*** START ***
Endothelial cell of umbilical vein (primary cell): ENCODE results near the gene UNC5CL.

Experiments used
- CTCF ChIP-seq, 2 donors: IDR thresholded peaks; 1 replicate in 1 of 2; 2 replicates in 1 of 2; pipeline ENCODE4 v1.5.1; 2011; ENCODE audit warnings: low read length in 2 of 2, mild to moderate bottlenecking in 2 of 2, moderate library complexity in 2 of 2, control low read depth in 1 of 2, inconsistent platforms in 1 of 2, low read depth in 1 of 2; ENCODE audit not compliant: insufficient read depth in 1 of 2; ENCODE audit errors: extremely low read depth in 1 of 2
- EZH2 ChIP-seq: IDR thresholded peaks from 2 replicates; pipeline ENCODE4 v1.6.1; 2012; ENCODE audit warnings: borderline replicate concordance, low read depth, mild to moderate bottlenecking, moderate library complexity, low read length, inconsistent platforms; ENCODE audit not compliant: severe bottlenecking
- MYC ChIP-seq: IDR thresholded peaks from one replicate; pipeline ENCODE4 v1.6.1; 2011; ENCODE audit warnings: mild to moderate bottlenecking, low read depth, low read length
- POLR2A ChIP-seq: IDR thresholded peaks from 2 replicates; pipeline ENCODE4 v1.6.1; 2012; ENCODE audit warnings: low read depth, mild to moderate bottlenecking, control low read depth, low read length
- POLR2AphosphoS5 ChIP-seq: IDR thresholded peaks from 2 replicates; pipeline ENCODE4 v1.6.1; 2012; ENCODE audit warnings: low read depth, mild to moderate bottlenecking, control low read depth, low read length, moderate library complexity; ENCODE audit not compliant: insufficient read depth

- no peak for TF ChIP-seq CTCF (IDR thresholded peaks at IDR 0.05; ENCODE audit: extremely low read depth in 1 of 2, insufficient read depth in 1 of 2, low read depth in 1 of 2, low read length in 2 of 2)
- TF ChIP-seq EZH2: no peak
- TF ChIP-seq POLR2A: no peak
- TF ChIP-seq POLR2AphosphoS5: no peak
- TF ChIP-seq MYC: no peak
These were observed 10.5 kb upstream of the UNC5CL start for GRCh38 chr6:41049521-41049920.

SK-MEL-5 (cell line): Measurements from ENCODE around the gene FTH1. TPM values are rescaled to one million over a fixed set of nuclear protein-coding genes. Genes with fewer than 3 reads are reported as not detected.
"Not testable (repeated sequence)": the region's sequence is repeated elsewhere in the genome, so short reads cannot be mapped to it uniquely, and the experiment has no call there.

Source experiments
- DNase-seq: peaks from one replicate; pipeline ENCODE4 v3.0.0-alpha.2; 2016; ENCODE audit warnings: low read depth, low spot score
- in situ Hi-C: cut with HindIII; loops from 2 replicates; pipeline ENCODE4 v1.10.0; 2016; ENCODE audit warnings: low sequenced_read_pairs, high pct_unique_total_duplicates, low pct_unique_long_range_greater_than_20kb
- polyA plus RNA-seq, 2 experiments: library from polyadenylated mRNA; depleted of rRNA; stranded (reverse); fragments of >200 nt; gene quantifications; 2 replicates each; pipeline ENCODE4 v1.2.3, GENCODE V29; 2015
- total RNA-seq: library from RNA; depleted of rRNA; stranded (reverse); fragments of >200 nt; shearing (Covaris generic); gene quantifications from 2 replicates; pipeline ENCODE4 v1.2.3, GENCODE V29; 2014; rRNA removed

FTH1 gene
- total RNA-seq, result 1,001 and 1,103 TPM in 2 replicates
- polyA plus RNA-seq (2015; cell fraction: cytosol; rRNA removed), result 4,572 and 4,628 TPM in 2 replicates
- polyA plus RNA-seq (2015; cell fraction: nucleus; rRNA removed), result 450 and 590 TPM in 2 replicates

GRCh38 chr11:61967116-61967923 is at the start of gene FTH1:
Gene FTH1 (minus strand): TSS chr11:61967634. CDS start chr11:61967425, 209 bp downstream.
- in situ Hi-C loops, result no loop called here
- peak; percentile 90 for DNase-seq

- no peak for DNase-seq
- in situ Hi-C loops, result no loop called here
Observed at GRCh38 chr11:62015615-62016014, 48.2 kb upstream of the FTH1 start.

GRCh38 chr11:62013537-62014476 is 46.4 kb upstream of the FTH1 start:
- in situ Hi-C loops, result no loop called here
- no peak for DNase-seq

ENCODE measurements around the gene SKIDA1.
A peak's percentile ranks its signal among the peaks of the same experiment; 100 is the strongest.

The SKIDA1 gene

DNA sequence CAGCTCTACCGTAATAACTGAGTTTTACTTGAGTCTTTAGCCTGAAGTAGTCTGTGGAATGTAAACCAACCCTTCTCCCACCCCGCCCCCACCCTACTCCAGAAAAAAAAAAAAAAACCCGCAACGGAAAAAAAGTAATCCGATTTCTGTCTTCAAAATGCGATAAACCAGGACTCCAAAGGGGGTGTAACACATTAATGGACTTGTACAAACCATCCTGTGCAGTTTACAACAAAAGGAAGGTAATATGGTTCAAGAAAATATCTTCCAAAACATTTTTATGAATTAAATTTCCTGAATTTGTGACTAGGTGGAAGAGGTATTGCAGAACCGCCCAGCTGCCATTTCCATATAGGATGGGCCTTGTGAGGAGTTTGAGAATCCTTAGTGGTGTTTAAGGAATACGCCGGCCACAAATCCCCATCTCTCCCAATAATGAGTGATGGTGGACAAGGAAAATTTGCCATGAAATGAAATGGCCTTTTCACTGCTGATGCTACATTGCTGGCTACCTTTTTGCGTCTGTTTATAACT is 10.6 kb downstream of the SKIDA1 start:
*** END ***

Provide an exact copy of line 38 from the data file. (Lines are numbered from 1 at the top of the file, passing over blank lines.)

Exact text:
DNA sequence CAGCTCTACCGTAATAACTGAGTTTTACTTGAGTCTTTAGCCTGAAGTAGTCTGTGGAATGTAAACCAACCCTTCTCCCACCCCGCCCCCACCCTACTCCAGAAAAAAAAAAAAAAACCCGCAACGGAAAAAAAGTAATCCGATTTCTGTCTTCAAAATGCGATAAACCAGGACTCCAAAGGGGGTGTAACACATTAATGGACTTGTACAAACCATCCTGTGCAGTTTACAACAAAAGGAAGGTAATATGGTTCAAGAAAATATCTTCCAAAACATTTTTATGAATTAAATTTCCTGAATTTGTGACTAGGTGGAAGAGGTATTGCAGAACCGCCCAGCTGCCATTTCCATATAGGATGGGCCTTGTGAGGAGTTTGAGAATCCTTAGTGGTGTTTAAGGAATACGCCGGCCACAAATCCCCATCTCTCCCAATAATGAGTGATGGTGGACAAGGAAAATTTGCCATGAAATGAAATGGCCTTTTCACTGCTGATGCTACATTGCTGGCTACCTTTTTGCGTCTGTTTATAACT is 10.6 kb downstream of the SKIDA1 start: